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Epistle of James 2: 18-26 (NIV)
18 But someone will say, “You have faith; I have deeds.”
Show me your faith without deeds, and I will show you my faith by my deeds. 19 You believe that there is one God. Good! Even the demons believe that – and shudder.
20 You foolish person, do you want evidence that faith without deeds is useless? 21 Was not our father Abraham considered righteous for what he did when he offered his son Isaac on the altar? 22 You see that his faith and his actions were working together, and his faith was made complete by what he did. 23 And the scripture was fulfilled that says, “Abraham believed God, and it was credited to him as righteousness”, and he was called God’s friend. 24 You see that a person is considered righteous by what they do and not by faith alone.
25 In the same way, was not even Rahab the prostitute considered righteous for what she did when she gave lodging to the spies and sent them off in a different direction? 26 As the body without the spirit is dead, so faith without deeds is dead.
The Apostles’ Creed begins:
I believe in God, the Father almighty,
creator of heaven and earth.
I believe in Jesus Christ, …
To this point, somebody from any of the three monotheistic faiths might possibly give assent to this ancient Christian statement of belief. But if we then add, “God’s only Son, our Lord”, assent likely would cease.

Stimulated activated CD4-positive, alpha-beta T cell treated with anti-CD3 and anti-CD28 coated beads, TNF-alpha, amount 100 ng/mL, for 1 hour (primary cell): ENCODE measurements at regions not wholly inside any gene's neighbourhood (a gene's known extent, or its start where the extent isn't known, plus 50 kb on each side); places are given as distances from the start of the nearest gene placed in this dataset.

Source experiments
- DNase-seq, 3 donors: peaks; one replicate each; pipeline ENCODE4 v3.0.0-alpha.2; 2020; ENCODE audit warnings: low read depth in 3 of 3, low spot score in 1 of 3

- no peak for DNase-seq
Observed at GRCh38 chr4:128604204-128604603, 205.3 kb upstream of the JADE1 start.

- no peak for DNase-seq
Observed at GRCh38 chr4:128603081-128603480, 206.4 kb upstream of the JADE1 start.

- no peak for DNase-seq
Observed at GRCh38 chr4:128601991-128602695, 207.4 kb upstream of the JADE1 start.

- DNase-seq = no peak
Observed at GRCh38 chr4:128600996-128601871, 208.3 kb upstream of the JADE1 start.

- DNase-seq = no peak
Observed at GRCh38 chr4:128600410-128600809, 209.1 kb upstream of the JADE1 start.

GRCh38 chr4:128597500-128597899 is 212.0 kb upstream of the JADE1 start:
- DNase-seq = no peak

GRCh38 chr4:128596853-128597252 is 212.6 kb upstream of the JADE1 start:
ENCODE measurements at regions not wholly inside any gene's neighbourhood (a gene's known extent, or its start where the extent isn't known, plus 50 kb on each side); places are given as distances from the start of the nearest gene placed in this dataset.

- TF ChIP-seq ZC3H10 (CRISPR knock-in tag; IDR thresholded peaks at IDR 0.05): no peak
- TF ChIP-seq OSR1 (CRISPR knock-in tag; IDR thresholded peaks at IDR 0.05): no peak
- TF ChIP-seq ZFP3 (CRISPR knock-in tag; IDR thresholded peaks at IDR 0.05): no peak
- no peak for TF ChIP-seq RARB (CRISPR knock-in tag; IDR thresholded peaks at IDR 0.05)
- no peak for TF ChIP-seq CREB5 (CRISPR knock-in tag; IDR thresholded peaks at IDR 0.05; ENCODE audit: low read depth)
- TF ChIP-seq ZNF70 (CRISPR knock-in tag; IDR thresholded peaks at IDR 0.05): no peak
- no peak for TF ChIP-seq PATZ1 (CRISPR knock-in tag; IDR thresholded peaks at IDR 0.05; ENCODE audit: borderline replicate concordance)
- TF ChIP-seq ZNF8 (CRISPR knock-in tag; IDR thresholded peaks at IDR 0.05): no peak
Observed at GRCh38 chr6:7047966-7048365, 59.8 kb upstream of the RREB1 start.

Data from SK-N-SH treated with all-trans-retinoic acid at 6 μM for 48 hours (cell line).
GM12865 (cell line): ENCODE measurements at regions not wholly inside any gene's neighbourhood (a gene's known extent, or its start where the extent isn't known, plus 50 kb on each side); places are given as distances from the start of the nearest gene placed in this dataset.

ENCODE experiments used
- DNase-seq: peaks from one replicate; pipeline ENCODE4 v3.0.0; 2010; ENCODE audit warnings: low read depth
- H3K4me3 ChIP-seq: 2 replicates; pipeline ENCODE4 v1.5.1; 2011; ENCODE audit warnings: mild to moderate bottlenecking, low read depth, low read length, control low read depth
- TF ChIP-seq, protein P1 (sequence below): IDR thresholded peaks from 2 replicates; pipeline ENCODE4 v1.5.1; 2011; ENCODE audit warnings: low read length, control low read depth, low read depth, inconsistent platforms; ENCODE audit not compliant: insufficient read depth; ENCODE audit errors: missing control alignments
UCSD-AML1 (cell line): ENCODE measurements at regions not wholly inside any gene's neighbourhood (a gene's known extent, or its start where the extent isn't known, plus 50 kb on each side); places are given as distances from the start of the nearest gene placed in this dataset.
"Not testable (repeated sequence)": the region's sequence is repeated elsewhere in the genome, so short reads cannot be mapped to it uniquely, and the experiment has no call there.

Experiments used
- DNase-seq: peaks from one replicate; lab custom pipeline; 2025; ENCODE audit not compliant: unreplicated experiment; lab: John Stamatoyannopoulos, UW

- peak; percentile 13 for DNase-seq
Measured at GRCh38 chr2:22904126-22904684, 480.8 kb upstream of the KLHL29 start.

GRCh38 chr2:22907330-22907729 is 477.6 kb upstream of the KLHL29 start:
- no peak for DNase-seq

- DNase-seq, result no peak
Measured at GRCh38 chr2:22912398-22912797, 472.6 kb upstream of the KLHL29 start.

We may believe in something but that does not necessarily entail putting full, unreserved trust in that thing. Consider the cry of the impure spirit which possessed a man in Capernaum’s synagogue on the Sabbath: “What do you want with us, Jesus of Nazareth? Have you come to destroy us? I know who you are – the Holy One of God!” (Mark 1: 24). The impure spirit recognised Jesus, believed that Jesus was the Holy One of God but remained totally opposed to Jesus even though the impure spirit could not avoid Jesus’ absolute authority.
James made a similar point in the passage quoted above: “You believe that there is one God. Good! Even the demons believe that – and shudder” (verse 19).
Believing on its own is not enough. Returning to consideration of the Apostles’ Creed, we may believe Jesus to be “God’s only Son” but, if we have not accepted him as “our Lord”, we allow that there are other people or other things in our lives that take precedence over the lordship of Jesus Christ.
If Jesus is truly “our Lord”, then all that we think, say and do will be pleasing to him; it will be in total accord with his will for us, corporately and individually. Our faith in Jesus Christ, faith that is the inevitable consequence of having him as Lord of our lives, will manifest itself in words and deeds that are a testament to his love.
The Apostle Paul has taught of the need for such faith. He wrote to the Christians in Rome (10: 9), “if you confess with your mouth, ‘Jesus is Lord,’ and believe in your heart that God raised him from the dead, you will be saved.” Paul recognised that it is the Holy Spirit living in us that enables us to have such faith: “no one can say ‘Jesus is Lord,’ except by the Holy Spirit” (1 Corinthians 12: 3b).
We pray for the Holy Spirit’s indwelling always so that we may hold such faith and show it through our words and deeds.